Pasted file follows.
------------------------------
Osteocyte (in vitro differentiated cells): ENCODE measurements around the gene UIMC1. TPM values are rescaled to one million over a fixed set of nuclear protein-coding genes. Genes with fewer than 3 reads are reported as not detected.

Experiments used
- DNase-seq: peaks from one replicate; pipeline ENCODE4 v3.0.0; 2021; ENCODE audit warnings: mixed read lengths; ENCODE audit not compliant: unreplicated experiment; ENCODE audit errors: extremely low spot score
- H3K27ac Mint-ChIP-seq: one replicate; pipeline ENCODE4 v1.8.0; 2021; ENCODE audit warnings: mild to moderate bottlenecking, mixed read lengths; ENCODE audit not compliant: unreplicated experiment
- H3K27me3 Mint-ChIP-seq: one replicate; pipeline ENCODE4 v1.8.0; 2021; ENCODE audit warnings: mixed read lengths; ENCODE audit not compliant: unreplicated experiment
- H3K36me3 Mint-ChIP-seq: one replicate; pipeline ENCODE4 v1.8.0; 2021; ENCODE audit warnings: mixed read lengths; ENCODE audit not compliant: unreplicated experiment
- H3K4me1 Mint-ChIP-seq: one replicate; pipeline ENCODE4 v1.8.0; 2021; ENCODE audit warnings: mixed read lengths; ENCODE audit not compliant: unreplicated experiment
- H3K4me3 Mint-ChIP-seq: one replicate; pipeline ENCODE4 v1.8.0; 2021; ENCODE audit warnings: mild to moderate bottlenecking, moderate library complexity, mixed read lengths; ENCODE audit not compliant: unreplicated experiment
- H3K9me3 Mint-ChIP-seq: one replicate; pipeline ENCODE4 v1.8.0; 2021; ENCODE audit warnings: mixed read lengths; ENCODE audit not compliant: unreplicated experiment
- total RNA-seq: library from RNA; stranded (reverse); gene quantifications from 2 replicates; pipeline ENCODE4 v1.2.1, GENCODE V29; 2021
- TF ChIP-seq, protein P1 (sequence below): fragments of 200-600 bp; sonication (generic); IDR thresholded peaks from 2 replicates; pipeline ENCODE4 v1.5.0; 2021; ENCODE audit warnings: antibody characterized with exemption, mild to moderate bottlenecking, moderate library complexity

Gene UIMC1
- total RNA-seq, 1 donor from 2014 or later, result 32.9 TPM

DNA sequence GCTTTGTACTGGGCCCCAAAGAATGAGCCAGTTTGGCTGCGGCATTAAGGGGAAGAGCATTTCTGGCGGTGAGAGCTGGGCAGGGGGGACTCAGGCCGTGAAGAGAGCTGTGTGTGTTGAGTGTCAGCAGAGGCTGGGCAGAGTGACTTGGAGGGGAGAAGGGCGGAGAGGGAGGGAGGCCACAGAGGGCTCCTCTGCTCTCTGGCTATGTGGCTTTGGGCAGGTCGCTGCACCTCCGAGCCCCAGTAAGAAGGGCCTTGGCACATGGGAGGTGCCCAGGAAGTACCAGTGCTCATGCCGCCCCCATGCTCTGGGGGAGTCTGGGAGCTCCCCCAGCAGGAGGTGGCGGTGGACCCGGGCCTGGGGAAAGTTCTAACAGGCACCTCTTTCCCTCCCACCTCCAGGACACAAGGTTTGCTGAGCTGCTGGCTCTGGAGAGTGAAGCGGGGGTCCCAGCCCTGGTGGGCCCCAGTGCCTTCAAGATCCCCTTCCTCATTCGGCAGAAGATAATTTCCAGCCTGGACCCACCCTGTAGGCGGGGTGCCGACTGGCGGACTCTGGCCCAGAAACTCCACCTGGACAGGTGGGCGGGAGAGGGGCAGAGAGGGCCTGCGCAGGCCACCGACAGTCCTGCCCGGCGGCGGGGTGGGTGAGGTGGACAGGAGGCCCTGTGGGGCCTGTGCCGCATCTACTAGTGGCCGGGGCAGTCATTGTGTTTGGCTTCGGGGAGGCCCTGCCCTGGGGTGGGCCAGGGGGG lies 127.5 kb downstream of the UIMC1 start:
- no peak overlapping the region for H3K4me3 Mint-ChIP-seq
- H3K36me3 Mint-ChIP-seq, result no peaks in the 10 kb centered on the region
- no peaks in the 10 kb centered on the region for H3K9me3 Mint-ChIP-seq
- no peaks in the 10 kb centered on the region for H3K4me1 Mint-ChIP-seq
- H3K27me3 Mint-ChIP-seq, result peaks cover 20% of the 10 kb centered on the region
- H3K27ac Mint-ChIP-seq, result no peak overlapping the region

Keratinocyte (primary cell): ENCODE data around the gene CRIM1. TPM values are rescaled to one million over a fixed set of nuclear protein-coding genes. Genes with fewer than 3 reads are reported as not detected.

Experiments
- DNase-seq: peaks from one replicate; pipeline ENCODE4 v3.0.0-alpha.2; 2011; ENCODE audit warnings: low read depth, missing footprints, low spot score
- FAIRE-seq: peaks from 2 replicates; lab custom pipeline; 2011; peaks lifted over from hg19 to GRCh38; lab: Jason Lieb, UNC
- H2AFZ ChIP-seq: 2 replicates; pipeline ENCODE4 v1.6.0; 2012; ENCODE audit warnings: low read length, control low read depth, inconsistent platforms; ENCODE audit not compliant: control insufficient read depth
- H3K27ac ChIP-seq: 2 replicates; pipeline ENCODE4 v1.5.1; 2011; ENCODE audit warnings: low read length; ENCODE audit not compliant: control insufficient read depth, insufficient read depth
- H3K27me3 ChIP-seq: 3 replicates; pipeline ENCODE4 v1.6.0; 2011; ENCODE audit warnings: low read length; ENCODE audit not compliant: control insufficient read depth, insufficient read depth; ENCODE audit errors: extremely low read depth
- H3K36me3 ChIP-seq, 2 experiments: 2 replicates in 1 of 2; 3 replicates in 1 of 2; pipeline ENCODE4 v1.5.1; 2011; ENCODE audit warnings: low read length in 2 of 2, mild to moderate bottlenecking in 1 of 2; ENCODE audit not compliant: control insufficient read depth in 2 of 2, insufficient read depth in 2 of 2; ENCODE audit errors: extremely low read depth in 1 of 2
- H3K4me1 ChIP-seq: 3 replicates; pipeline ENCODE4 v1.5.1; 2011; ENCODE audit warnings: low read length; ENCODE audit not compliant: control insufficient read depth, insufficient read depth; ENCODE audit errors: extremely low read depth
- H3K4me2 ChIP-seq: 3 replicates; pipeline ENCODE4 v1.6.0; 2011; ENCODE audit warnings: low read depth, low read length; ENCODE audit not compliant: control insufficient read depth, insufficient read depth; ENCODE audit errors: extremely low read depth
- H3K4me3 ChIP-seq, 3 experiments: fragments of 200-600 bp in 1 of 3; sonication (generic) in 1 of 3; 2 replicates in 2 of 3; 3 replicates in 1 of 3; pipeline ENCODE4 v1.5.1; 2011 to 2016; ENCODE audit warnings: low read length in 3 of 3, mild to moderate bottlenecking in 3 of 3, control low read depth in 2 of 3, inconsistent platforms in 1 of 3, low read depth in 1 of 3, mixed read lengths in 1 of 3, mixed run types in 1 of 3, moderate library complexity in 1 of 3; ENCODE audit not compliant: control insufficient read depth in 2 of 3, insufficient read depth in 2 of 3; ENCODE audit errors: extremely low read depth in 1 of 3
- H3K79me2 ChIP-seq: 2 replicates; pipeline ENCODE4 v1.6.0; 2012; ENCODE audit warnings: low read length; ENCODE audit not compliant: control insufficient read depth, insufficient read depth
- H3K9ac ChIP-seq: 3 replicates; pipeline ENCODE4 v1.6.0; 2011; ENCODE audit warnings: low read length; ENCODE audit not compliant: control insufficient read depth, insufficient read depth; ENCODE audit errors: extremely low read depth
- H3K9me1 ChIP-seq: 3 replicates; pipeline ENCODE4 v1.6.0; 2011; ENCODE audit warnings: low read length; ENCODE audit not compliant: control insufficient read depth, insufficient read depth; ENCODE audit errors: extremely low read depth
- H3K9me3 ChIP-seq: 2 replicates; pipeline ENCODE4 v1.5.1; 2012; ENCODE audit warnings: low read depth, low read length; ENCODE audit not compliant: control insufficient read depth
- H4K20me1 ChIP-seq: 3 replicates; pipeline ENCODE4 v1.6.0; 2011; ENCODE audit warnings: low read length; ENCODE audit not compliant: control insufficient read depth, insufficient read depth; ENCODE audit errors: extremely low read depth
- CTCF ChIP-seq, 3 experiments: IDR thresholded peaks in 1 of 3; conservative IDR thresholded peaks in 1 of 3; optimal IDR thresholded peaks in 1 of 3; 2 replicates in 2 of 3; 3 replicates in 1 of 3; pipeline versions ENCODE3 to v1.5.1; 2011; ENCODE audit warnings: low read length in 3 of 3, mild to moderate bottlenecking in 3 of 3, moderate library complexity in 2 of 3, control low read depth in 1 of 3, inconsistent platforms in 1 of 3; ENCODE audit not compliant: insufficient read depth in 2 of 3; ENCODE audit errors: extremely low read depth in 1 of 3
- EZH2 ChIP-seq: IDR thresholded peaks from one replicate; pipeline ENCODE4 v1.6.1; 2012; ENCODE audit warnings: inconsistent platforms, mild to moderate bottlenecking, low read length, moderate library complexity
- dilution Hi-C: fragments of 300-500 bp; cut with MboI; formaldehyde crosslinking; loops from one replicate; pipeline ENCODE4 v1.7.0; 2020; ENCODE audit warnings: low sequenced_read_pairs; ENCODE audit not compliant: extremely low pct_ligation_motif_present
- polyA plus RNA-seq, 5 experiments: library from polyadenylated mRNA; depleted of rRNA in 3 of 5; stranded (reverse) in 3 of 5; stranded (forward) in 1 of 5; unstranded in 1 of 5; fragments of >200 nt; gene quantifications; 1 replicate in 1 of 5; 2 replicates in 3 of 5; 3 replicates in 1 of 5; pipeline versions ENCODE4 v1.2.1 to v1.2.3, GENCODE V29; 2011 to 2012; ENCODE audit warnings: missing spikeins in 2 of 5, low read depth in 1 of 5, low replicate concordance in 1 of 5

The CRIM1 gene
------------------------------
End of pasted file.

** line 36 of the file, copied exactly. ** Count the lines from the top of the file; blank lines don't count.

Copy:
- H4K20me1 ChIP-seq: 3 replicates; pipeline ENCODE4 v1.6.0; 2011; ENCODE audit warnings: low read length; ENCODE audit not compliant: control insufficient read depth, insufficient read depth; ENCODE audit errors: extremely low read depth